Blog: How Conversational Artificial Intelligence Is Providing Companionship To The Elderly – Forbes
Most people have felt lonely at some point in their lives. However, while many will eventually overcome this feeling, it can have a significant impact on the life and well-being of millions of others.
Age UK claims that 3.6 million Brits live alone and that over two million of them are aged 75 or over. Meanwhile, 1.9 million older people feel ignored or isolated. For the elderly, loneliness often becomes the norm due to bereavement, retirement, redundancy, ill health and other factors.
This problem will only become more prevalent as the ageing population continues to grow, but a strained health system means solving this problem is increasingly challenging. Professional services giant Accenture believes that technological breakthroughs in artificial intelligence can help, though.
Looking to address the challenges of elderly loneliness, Accenture has developed a solution that uses conversational AI to let people capture memorable stories for future generations while providing companionship. Powered by Google Voice Assistant, Memory Lane initiates conversation by asking someone who is lonely to tell their life story. This is then turned into a physical book and podcast.
“Elderly people are facing two important challenges, the first of which is the loneliness and isolation from society. Some of them have very few interactions per week and have a lot of free time. What Memory Lane can offer is a ‘daily objective’ where they can share their life and best memories. This is a meaningful activity since they can share those memories for future generations,” says Christian Souche, director of Accenture’s Interactive Innovation Center.
“The second problem is sharing who they are and their learnings from their experiences. Memory Lane can gather these memories and generate a biography – this could be a book or a piece of digital content. Memory Lane enables connections between one generation with a lot of time and a lot of stories and a second generation who is very active with little free time.”
A simple solution for a complex problem
When designing the solution, Accenture wanted it to be as simple to use as possible. “A person deploys a smart speaker in the most convenient space or where they feel the most relaxed to share their memories before Memory Lane is activated in the smart speaker,” explains Christian.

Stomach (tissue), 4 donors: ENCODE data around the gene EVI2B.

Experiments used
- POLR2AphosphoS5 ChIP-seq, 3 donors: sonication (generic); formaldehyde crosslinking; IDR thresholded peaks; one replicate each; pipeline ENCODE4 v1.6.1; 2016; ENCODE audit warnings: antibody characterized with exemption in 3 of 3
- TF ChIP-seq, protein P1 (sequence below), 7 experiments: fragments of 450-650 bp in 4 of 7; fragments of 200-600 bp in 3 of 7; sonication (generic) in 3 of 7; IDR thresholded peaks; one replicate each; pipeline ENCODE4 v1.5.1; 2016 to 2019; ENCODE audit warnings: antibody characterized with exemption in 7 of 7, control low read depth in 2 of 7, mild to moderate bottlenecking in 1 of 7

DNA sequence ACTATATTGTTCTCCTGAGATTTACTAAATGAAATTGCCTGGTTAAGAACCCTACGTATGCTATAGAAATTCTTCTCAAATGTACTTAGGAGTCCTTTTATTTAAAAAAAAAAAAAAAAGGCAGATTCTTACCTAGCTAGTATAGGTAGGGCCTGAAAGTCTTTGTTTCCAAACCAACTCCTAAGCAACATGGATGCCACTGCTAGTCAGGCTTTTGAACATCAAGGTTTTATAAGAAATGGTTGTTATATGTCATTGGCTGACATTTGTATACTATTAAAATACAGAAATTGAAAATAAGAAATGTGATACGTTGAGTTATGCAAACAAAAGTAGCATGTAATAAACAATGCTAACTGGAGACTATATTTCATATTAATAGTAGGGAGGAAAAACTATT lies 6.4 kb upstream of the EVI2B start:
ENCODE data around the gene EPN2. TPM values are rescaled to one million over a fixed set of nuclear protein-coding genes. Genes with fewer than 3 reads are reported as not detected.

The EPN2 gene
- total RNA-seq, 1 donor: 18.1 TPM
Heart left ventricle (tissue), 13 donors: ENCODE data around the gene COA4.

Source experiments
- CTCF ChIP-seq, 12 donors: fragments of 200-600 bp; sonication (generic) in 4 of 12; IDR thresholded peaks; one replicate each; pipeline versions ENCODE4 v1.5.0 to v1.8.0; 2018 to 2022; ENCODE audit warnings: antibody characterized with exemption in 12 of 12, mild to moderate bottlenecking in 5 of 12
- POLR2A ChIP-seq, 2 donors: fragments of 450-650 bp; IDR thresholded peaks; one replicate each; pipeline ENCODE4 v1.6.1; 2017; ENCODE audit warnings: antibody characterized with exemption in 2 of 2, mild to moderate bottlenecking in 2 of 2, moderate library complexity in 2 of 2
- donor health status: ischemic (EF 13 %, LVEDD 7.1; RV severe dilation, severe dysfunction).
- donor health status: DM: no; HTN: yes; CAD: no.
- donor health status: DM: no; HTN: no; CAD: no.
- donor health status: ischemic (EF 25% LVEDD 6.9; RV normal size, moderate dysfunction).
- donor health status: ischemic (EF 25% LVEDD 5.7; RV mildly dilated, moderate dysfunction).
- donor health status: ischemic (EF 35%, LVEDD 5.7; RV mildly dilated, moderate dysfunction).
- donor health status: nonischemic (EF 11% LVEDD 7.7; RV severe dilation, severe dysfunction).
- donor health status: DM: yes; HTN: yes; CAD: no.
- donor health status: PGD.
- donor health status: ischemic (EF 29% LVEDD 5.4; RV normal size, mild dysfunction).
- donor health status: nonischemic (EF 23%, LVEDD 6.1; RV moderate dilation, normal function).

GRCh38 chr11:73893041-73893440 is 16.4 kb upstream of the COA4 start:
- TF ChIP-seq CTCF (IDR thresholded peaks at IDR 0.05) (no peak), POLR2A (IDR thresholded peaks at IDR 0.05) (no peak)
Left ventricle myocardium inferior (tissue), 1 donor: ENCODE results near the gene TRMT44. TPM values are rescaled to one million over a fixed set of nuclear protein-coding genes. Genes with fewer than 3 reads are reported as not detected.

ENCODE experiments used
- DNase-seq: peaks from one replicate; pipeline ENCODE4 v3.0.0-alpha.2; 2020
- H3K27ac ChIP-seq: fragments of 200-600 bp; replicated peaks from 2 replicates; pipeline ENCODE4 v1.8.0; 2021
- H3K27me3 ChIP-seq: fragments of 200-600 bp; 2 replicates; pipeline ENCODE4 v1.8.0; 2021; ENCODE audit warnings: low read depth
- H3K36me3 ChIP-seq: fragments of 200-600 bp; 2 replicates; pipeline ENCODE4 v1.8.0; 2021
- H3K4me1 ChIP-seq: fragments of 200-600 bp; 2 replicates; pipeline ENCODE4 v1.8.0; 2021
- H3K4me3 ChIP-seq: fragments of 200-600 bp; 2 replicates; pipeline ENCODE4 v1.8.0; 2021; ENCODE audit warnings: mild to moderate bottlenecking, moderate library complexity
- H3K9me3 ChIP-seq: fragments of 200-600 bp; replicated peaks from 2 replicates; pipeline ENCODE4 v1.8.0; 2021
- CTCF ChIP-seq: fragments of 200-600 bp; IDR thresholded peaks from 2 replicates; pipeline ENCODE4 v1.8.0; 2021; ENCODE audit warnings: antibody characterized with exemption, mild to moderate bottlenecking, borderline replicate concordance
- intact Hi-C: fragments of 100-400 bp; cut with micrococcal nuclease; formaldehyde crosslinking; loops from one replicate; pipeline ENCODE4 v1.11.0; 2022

“Then the smart speaker will start to ask daily questions. The user can answer questions or skip them if they don’t want to answer. They can stop the experience when they want. The solution will gather all their answers day by day. Finally, when requested by the user, the solution will pre-populate a biography with user memories. This story will be edited and enriched by a professional writer.”
The underlying algorithms are based on conversational artificial intelligence, which handles conversation in a natural way. Christian says: “It can offer an accessible service to elderly since they don’t have to ‘earn’ how to use the system. They just have to interact with the solution naturally – the same way they can do with another person.”
“We have been working on conversational projects for several years now and have incubated this technology to automatically ask questions and to produce summaries automatically. Our patent-pending solution is a perfect fit in the context of elderly people. Accenture Interactive worked to apply this technology in this situation.”
While the technology is still novel, a number of several participants have taken part in the project and have created their own personalized books. For Christian, the biggest success of the project has been seeing happiness on the face of the participants when they received their personal memory book.
He continues: “Another aspect which was a big success, was the rapid adoption of the service by the elderly people – they were from 80 years old up to 101 years old, but they quickly managed to interact with the solution and shared their best stories.”
Over the coming months, Christian and his team will explore ways in which the solution can be applied in other contexts. Eventually, they’d like to deploy the system at a global system and help even more elderly people.